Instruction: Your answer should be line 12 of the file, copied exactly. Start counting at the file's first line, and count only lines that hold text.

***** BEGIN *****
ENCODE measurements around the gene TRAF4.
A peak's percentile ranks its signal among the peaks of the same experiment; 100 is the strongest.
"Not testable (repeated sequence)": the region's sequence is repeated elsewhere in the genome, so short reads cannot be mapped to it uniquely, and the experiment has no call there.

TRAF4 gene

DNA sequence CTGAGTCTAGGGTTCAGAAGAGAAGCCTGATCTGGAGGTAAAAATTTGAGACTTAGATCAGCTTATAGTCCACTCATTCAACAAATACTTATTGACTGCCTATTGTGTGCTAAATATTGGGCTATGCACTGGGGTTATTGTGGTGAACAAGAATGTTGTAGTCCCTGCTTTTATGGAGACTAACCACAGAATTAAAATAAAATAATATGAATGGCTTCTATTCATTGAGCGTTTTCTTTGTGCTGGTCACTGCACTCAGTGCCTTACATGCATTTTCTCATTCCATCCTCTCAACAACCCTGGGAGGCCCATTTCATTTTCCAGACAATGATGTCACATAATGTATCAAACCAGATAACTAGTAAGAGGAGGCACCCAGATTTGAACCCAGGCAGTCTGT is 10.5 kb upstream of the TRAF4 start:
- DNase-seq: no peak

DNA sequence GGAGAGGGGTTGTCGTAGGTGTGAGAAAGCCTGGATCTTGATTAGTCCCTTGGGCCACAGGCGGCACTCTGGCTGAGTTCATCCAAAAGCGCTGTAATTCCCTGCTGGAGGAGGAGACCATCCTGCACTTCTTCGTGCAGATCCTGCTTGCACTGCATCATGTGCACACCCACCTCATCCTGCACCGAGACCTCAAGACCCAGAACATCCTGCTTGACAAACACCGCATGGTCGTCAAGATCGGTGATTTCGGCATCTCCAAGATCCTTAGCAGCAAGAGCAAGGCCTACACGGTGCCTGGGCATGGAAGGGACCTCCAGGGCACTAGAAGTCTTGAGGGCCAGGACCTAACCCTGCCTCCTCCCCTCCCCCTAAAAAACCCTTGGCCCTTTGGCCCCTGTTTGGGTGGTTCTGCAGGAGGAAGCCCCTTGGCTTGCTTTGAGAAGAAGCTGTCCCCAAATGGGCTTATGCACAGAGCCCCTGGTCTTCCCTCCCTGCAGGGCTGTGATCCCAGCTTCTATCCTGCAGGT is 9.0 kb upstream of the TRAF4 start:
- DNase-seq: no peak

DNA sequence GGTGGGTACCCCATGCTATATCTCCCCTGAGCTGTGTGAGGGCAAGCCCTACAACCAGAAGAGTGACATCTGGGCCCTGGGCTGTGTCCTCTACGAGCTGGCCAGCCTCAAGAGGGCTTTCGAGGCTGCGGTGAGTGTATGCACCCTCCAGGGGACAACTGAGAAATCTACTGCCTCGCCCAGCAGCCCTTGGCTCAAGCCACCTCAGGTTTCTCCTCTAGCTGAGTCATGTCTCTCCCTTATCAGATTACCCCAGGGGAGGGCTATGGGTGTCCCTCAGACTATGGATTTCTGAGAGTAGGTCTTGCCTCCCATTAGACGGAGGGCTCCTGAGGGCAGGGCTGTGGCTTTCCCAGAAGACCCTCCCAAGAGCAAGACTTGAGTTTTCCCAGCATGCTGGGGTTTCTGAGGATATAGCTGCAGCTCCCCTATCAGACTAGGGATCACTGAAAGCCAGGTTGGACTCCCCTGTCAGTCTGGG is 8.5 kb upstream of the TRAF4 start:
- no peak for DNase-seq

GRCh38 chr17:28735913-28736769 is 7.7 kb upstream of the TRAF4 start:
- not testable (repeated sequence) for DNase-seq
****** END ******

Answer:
- not testable (repeated sequence) for DNase-seq